Instructor: Kyle C. Hale
Office Hours: M 12PM-1:30PM
E-mail: khale [at] cs [dot] iit [dot] edu
Course number: CS 562
Semester: Fall 2019
Lecture Time: Tues/Thurs 1:50PM - 3:05PM
Lecture Location: Stuart 111
Virtual machines have transformed the ways in which we build, manage, and interact with modern computer systems. A great deal of the network packets that you send as you sit at your computer are handled by virtual machines that may move to another side of the world in a matter of hours. If you have an Android phone, every application you launch executes in a virtual machine. Have you written a Java or Python program lately? It couldn't run without a virtual machine sitting underneath it. VMs have enabled new development practices for production applications, mobile applications, web applications, and operating system kernels. They allow datacenter operators to more efficiently provision hardware resources, saving money and energy. They allow service providers to quickly react to failures in an efficient and clean way. They enable the construction of portable and platform-agnostic programming languages by decoupling applications from the hardware on which they run. While VMs have been around since the early 1970s, modern developments, from cloudlets to containers, are only increasing the utility of virtualization technologies. One can expect that their importance and relevance will only increase.
This means that a basic understanding of the technological foundations underlying virtual machines should be part of any computer scientist's repertoire. This course will draw back the curtains and expose the magic that makes various types of VMs work. By the end of the course, you will have a deep understanding of hypervisors, system virtualization, machine emulation, language virtual machines, binary translators, virtual resource management, and more. You will gain exposure to a real-world hypervisor code-base. Furthermore, you will actually build a virtual machine and develop an intuition for using VMs to solve problems. The course will involve lectures, written assignments, involved programming projects, and discussions of foundational research papers.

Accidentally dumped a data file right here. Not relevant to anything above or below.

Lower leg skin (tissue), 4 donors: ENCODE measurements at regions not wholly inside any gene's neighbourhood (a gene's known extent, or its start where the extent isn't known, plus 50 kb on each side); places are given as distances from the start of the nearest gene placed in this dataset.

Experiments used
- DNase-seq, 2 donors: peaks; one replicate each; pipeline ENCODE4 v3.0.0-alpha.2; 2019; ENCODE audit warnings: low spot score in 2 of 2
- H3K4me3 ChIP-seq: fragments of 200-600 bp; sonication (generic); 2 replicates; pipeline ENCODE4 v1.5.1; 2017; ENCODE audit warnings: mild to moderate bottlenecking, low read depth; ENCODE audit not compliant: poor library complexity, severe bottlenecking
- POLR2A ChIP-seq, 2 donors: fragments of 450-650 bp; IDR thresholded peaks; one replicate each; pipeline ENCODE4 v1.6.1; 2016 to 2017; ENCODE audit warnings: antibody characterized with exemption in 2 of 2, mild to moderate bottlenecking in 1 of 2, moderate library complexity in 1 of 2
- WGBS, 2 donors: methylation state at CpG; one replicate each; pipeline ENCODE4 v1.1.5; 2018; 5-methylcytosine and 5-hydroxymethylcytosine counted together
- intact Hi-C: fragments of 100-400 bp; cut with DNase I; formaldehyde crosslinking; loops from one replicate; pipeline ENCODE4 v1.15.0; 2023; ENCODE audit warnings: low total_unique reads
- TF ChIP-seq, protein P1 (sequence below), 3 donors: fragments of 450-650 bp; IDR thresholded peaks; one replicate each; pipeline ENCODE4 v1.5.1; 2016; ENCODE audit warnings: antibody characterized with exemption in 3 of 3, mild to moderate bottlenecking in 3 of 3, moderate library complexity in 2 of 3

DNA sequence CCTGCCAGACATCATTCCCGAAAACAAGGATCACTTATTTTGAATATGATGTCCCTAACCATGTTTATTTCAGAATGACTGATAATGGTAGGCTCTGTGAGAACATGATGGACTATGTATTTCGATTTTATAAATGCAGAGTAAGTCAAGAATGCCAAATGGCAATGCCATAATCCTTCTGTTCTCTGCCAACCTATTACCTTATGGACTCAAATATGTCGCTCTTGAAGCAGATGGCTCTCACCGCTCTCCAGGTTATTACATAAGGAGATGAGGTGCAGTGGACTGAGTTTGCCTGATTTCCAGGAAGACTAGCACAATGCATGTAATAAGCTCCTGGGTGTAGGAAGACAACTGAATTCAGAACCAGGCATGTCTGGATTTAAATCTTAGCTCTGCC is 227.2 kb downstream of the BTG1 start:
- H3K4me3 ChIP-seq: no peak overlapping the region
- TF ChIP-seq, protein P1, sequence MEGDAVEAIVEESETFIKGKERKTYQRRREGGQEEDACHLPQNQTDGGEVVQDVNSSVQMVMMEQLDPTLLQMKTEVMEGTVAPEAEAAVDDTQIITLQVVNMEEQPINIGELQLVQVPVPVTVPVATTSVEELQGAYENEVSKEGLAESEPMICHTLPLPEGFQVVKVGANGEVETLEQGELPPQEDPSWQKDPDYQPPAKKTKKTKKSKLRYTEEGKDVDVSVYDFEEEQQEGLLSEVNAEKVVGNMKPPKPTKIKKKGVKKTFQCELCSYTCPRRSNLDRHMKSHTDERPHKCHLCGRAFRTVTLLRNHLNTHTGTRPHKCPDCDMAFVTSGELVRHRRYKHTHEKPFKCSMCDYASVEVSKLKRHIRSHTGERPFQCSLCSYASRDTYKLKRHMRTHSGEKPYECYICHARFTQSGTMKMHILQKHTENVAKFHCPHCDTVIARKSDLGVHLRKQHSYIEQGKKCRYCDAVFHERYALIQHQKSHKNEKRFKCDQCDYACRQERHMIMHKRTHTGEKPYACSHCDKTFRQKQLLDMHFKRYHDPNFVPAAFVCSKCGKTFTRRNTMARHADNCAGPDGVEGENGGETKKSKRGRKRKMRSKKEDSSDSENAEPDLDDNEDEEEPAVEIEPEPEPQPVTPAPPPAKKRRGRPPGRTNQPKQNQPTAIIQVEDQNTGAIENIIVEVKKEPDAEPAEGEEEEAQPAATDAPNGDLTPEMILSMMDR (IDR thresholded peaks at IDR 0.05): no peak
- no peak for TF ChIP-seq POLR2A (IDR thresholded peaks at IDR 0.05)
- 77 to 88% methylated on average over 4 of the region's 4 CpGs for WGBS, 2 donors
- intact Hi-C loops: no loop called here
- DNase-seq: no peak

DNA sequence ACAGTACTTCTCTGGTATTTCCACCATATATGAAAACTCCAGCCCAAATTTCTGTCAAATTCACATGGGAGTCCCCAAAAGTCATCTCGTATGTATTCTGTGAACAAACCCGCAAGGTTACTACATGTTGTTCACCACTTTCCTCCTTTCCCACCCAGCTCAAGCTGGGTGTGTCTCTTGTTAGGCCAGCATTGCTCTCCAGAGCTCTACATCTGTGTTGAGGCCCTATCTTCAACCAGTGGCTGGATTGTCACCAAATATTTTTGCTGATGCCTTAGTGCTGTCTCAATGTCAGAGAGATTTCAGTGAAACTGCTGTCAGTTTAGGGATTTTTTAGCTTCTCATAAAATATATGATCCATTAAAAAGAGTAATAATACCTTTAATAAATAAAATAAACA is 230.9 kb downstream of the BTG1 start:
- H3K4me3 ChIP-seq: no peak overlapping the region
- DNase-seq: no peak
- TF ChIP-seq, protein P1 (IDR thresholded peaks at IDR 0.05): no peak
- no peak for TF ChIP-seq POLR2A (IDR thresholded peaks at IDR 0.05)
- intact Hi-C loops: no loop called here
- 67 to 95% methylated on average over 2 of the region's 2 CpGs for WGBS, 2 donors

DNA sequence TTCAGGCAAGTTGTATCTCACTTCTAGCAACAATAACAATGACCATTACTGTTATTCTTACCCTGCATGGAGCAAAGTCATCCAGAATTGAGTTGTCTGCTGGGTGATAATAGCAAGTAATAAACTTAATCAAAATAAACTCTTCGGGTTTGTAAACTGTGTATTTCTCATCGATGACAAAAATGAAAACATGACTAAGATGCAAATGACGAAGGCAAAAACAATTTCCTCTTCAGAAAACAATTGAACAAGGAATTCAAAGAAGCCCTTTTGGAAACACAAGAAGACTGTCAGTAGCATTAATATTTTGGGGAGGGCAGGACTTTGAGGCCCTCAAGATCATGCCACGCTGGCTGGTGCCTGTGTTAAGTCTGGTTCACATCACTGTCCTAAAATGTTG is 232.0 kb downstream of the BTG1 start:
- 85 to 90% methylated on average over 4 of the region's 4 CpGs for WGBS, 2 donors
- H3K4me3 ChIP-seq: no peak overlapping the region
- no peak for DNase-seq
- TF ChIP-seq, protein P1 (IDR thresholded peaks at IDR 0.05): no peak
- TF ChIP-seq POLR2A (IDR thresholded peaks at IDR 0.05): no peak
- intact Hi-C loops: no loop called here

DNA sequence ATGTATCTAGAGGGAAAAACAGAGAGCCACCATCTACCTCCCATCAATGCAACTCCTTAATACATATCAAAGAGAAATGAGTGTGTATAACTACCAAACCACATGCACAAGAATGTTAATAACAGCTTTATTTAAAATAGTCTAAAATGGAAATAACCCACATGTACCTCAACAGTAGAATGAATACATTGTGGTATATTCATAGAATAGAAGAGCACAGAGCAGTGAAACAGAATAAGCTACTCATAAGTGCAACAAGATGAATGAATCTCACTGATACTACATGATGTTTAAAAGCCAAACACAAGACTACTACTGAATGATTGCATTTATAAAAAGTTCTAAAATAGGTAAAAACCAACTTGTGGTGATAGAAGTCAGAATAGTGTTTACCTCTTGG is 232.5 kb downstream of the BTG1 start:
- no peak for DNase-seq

The goals fo this course will be for you to develop a deep understanding of various types of virtualization techniques, their advantages and disadvantage, and to be able to apply them in a practical setting. You will be able to build basic VM constructs and understand how to evaluate them. You will therefore be expected to strengthen your system programming skills. You will also learn about new and upcoming technologies related to virtualization.
In general, you will learn about the following topics (and potentially others):
|Project||Topic||Due Date||Handout||Notes (TBP = To Be Posted)|
|1||System Emulation (Hawknest)||Part 1: Thursday, 8/29/2019, 11:59PM
Part 2: Friday, 10/4/2019, 11:59PM
|Project 1 Preliminary posted 8/21/2019
Project 1 posted 9/10/2019
|2||High-Level Language VMs (Hawkbeans)||Friday, 11/1/2019, 11:59PM||Project 2 posted 10/11/2019|
|3||System VMs/Open-ended project||Tuesday, 11/19/2019, 11:59PM||Project 3 posted 11/5/2019|
|4||Containers (Hawker)/Open-ended project||Friday, 12/06/2019, 11:59PM||Project 4 posted 11/20/2019||Related reading: Container isolation at Netflix|
The following book is the only required textbook for this course. If you plan on pursuing computer systems seriously, it is a great book to have as a reference:
For all projects I will provide you with a Vagrant configuration which you can use to spawn a virtual machine to do your work on. To use Vagrant, you'll need a VMM installed on your machine. VirtualBox and libvirt (built on QEMU/kvm) are two free options. VMware Workstation or Fusion for Mac will work as well. If you're on a Windows box, HyperV is another option. See here for getting started with Vagrant VMs.
This is a list of other resources that you might find useful for this class and for doing work in the systems area in general. Feel free to peruse them at your own convenience.